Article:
The proposition to impose tariffs on steel and aluminum imports has sparked rumors about a possible trade war. A trade war ensues when countries try to protect their local businesses by imposing tariffs on imports from other countries. A trade war can affect the pace of global economic growth and lead to a possible recession.
A trade war results in reduced GDP growth and limited sales of goods and services. Both consumers and business will be on the blunt end of such difficulties. A trade war can cause the profit margin of several businesses to decline unnecessarily. This, in turn, can affect the 401(k) balance.
Just last week, the Dow Jones Industrial Average happened to fall by a figure of six percent. An all-time low since January 2016. The Dow fell as a result of the frenzy created by investors selling their stocks in fear of an impending trade war.
President Trump has proposed a tariff of $60 billion on goods made in China and the Chinese government retaliated by proposing to impose tariffs of $3 billion on all goods made in America. This includes tariffs on fruits, nuts, and wine.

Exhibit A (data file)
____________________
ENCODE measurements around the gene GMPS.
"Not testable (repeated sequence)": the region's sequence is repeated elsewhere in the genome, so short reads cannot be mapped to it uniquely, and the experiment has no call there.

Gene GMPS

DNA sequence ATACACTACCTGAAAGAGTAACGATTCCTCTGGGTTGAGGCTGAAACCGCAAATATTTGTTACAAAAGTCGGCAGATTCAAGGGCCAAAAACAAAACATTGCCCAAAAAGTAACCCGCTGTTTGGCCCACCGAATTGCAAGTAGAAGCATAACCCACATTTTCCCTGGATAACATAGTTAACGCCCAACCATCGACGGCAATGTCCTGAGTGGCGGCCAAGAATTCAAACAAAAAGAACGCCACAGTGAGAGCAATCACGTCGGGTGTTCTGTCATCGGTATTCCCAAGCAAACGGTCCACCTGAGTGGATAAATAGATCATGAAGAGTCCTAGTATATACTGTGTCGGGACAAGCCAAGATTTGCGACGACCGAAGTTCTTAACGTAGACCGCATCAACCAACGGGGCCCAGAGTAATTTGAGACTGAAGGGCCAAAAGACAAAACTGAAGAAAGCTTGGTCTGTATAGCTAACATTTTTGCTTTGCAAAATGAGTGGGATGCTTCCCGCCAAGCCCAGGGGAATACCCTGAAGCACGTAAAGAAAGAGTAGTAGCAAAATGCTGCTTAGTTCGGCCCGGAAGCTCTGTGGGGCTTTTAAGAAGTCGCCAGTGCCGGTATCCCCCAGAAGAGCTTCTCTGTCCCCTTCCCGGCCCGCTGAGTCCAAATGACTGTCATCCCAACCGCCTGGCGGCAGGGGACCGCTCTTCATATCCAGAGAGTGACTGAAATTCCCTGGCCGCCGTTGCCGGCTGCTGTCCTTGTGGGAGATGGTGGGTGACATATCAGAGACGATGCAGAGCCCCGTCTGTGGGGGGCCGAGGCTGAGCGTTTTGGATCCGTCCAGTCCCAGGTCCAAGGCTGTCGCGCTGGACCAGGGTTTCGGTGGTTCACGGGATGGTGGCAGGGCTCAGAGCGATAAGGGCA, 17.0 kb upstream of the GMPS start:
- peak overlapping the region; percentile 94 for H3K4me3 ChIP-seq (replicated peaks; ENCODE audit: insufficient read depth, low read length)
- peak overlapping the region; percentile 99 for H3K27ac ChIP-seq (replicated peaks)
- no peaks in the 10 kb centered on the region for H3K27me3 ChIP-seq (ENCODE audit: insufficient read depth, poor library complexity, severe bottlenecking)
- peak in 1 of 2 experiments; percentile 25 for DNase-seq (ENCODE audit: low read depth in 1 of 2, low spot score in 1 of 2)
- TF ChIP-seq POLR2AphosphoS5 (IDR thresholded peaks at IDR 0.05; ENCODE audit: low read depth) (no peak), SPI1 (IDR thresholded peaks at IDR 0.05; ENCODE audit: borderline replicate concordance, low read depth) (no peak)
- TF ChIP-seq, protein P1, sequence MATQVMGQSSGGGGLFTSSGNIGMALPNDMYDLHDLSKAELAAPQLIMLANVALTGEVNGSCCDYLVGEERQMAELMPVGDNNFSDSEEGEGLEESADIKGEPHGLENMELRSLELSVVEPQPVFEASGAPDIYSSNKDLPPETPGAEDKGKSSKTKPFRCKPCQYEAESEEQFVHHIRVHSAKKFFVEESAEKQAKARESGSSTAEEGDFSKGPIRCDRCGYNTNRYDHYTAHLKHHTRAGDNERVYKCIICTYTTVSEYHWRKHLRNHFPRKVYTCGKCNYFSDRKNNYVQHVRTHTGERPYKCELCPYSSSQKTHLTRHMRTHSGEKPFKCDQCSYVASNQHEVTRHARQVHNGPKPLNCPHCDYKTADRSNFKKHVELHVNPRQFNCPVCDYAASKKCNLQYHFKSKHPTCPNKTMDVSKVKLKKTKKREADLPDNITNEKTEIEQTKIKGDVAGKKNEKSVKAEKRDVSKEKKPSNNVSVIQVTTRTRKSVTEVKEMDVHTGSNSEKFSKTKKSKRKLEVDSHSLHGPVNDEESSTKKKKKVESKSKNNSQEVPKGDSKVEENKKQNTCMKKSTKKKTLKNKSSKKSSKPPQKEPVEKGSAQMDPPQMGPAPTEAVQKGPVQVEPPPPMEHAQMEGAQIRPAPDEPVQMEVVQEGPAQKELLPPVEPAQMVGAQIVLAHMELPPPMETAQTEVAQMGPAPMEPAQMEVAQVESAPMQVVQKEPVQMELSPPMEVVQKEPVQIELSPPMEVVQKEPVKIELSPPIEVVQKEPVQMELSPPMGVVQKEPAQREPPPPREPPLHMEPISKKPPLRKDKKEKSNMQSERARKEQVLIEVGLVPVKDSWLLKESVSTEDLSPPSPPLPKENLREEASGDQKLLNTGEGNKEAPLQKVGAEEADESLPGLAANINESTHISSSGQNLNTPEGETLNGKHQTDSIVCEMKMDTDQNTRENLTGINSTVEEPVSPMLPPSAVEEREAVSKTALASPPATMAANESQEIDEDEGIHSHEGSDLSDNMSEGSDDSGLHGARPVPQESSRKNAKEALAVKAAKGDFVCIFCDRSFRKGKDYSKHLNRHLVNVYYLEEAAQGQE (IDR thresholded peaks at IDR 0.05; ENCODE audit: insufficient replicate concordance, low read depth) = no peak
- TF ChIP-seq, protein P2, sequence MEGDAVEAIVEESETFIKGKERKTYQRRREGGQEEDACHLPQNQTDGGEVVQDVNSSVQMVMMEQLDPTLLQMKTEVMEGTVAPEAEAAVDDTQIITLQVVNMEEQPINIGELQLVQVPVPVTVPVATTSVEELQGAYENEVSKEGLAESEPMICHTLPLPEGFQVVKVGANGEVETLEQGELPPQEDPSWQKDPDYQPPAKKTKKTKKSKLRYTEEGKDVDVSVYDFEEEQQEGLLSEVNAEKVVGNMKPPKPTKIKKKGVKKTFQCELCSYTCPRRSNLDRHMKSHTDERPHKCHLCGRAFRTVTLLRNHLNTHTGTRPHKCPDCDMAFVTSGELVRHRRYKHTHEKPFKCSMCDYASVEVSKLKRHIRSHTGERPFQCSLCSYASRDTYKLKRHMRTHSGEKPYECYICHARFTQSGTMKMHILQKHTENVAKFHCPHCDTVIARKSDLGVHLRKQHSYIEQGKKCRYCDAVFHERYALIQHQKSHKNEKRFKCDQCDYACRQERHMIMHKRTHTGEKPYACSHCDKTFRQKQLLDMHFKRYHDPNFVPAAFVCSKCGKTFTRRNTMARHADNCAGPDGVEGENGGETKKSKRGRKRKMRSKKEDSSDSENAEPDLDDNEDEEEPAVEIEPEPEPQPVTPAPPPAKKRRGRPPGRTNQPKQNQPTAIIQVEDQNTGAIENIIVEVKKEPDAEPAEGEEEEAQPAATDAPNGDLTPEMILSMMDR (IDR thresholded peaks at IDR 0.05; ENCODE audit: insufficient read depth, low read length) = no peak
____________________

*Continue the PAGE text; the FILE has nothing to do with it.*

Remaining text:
Trade wars and high tariffs can increases the expenses incurred as goods cross the border. This, in turn, restricts sales and buying activities.
This is detrimental to companies based in the U.S., especially those companies that make profits by selling their commodities abroad. Aircraft manufacturers and companies selling defense goods are at stake in this situation.
Companies like Boeing are highly likely to be hard hit in the event of a trade war. According to reports, Boeing made more than half of its profit through foreign sales the previous year. In addition, 11 percent of the company's annual sales come from China.
Trump's proposition to impose tariffs has blithely affected Boeing sales and shares have been down by 11.4 percent since the announcement.
It is evident that if a company happens to rely more on foreign trade for its profits, it is likely to suffer more during a trade war. This applies especially to companies that rely on exports to China for profits. This means that a large number of companies that stand to make 10 to 30 percent of their profit from China is on unstable ground.
Apple, which makes more than 22 percent of its revenue through sales in the Chinese market, has seen a decline in their shares.